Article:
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Learning Beyond MIT

Michael Borucke

Four years just went by in a heartbeat. Yesterday we were in Killian taking our class picture. Today, we sit in the court ready to receive a most expensive piece of paper. I can’t help but reflect a little on the education we’ve just received.

There is a quote on the second floor of the Student Center. It reads in part:

“As a great Educational Institution, we shall fall short of our mission if we fail to inspire in our students a concern for things of the spirit as well as the mind. By precept and example, we must convey to them a respect for moral values ...” (Julius Stratton, 1959.)

This of course, begs the question: Has MIT inspired spiritual concern and moral values in you? Has it even tried? Has your MIT education given you an accurate picture of the world’s problems? Did your classes show how your skills could be used to approach these problems? How many conversations about national unemployment or civil wars or crime have your classes inspired? As a graduate, do you now have an idea of how global financial institutions run the world economies? I just don’t believe that MIT has instilled in its students a knowledge of the world sufficient to respond to these and other questions.

I think this problem is reflected in what we’ve done while at MIT. By our actions, have we made this institution a fundamentally better place to learn? Have race relations improved since we were freshmen? Have we created an environment that will lessen the occurrence of rape on campus? Has our class pushed for a community without fear for both gay and straight students? Have we come to understand and respect the role MIT janitors, electricians, groundskeepers, librarians, administrative staff, cooks and others have had in allowing us our education?

This is not to imply that students have not responded to significant problems on their own. On the contrary, extra-curricular activities such as Habitat for Humanity, United Trauma Relief, Project HEALTH and others show a deep concern on the part of students for their community and the world.

My point is that MIT has done little institutionally to give its students a proper context for their skills. Personally, there have been four classes I have taken which discussed real-world problems in any depth. But these were classes I had to search for. As most students who attend MIT are mathematically inclined, non-technical classes such as these will continue to have a limited effect on the student body. As a possible response, MIT could have required freshman classes on ethics, on global and national politics. This could do a great deal to open students’ minds.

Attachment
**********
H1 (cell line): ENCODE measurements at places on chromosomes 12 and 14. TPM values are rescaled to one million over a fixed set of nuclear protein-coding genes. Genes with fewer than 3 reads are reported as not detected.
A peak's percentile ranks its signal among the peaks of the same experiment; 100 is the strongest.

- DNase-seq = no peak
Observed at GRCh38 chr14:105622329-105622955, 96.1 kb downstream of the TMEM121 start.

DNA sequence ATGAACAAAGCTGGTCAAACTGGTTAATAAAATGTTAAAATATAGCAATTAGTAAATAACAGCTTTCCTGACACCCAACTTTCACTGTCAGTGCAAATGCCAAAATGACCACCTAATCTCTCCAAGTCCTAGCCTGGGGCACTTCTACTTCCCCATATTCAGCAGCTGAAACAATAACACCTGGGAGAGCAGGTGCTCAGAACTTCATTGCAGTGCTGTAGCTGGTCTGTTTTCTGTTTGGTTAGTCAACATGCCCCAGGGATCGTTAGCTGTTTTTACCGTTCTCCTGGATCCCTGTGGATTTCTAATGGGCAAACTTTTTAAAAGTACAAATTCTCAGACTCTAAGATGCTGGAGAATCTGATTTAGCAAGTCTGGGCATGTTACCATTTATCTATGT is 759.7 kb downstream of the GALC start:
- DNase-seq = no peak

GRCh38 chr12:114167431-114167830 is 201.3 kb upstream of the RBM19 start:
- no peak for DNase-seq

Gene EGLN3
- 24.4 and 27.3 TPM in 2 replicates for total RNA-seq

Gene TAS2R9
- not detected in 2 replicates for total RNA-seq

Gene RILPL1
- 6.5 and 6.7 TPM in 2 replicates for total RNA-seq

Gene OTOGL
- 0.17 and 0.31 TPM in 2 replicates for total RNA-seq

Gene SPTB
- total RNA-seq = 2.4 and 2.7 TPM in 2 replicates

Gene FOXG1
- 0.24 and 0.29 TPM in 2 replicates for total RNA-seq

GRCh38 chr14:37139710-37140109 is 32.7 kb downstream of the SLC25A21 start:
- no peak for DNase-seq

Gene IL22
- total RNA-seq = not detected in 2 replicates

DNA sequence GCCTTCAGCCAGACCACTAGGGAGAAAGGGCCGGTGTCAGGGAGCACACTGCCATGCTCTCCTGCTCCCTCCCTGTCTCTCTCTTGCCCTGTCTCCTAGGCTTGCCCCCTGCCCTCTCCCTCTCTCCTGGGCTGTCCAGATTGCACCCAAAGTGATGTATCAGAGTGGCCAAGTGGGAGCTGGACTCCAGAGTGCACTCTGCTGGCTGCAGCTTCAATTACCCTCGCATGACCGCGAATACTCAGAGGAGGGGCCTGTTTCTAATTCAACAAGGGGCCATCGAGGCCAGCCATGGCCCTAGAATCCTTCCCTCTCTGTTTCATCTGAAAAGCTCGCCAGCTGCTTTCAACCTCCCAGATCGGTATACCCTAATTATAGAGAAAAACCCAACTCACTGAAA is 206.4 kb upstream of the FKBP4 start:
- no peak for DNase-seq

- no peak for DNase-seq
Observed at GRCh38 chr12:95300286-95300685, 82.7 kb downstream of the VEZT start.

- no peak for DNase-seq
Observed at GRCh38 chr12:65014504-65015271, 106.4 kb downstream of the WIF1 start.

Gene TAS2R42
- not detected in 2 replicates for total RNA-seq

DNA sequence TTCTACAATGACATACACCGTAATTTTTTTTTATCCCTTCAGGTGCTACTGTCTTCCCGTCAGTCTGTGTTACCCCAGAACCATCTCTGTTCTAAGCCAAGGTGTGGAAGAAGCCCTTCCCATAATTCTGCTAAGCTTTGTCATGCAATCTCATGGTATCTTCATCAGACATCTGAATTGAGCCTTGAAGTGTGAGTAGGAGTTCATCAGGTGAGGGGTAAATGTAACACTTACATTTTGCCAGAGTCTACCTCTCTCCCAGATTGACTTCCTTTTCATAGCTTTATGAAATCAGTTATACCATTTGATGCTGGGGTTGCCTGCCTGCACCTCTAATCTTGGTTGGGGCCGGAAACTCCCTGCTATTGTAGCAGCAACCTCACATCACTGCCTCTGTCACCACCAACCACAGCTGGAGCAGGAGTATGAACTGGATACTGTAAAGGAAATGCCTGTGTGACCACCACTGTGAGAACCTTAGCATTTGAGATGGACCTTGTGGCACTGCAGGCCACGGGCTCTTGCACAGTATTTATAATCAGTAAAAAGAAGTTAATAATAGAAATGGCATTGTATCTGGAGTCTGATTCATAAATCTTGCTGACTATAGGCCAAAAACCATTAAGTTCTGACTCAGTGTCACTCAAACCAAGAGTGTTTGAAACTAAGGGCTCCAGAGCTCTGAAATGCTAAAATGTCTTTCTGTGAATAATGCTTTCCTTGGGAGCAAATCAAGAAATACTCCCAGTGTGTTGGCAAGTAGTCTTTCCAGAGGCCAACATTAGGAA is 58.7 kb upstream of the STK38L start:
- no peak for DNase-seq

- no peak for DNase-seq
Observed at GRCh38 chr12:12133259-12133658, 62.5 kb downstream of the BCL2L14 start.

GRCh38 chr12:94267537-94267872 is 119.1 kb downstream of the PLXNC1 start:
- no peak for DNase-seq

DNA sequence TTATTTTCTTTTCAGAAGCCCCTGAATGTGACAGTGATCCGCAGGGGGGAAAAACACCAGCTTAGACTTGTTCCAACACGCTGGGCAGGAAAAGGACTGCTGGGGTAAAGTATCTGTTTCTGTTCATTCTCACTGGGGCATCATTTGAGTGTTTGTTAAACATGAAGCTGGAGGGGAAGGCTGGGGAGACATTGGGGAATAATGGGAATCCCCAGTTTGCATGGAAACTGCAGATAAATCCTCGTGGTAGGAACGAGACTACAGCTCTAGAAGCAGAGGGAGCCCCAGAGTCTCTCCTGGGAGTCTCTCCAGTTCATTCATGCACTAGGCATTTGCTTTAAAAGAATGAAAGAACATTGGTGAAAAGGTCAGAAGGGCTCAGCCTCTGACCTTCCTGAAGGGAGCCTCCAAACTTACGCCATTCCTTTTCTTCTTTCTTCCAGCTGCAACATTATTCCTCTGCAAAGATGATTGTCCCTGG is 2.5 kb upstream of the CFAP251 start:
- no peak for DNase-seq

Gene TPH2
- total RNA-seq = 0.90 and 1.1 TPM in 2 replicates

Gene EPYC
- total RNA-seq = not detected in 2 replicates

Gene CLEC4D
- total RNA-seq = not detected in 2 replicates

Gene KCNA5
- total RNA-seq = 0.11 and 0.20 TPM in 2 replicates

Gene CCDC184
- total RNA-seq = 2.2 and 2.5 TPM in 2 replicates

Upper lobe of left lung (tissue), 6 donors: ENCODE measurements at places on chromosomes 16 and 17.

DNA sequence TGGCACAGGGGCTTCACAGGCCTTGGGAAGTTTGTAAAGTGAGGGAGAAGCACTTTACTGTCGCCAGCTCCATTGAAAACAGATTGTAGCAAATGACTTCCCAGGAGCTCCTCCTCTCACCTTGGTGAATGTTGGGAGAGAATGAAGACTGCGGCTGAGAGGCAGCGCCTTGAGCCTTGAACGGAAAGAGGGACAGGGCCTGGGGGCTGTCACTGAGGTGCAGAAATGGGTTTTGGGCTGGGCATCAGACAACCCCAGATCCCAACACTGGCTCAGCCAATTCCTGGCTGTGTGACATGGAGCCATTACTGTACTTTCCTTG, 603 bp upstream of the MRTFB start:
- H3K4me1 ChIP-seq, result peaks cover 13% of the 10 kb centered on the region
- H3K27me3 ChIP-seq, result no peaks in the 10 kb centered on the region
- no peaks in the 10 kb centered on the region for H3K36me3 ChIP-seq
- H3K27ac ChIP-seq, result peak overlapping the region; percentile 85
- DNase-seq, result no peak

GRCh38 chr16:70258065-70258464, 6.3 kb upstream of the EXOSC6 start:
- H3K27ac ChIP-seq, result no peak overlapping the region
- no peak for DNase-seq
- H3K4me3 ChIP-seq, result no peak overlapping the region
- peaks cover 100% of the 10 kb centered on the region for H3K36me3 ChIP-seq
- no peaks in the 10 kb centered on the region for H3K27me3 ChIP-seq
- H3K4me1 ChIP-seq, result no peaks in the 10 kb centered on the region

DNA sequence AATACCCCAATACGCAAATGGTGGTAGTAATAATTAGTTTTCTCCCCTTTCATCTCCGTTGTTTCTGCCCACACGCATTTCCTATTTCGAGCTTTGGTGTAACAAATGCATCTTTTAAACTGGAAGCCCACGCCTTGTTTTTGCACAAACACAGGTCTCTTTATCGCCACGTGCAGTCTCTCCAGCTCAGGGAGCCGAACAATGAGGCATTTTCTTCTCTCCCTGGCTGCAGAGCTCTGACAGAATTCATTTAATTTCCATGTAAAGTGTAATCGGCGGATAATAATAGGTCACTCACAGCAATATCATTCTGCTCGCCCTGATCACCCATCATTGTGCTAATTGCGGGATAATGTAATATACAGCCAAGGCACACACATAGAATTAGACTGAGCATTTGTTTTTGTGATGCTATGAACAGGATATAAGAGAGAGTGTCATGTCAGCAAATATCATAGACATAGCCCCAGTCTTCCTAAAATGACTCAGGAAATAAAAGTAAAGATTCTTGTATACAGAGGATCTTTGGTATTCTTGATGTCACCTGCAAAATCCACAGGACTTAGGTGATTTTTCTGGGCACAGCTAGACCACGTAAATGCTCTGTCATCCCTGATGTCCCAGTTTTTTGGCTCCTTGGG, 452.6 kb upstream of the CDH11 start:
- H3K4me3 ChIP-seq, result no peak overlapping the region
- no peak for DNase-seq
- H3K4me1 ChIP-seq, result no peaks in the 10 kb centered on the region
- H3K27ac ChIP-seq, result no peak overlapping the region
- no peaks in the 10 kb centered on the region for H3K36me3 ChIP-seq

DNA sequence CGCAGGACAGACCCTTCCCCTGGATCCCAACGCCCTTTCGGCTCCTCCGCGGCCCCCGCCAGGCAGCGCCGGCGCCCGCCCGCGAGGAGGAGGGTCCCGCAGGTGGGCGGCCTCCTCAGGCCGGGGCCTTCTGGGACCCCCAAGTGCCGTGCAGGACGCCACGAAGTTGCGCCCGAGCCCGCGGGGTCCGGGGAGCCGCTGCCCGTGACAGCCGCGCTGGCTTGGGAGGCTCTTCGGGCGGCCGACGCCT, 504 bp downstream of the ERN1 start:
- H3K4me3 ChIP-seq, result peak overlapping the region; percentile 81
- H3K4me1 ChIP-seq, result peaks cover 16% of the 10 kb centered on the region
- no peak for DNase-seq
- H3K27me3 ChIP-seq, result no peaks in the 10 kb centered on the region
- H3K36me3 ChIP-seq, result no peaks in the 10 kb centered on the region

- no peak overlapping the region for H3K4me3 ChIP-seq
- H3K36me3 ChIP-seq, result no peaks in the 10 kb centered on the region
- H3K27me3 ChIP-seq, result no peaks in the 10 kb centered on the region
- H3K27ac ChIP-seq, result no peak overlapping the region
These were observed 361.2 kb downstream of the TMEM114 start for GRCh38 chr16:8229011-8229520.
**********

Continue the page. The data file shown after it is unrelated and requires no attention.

As for today’s graduates, most of us have a tiny reminder of MIT; namely, our debt. It’s easy to see how this might affect our future decisions. Maybe we choose the higher-paying job even though we would have taken the more enjoyable, lower-paying job given different circumstances. Debt rearranges priorities often, I would guess, to the detriment of the graduate and potentially the world. I can’t think of too many non-profit organizations that can compete with consulting firms in salaries. Making an MIT education free to students would not only erase the pressure of debt, but would also ensure that the most qualified students -- regardless of class -- attend.

It has been said that MIT produces people who will run the world. There’s definitely some truth to this. Course XIV, XV, and XVIII graduates will be bank executives sitting on the Federal Reserve Board, controlling interest rates and global economies. Course VII graduates will be at the forefront of biotechnology and medicine. Course VI graduates will control how society communicates (smaller and smaller cellular phones). In general, all MIT grads will have a great deal of influence on society if simply because of our esteemed educational background.

So to the graduates, I urge you to remain human: Continue to listen to the part of you that thinks genocide, war, disease and starvation are wrong and should be eliminated. The part of you that believes that democracy and equality are ideas that should endure, the part that understands how corporate interests and government behavior are not always as democratic and egalitarian as claimed.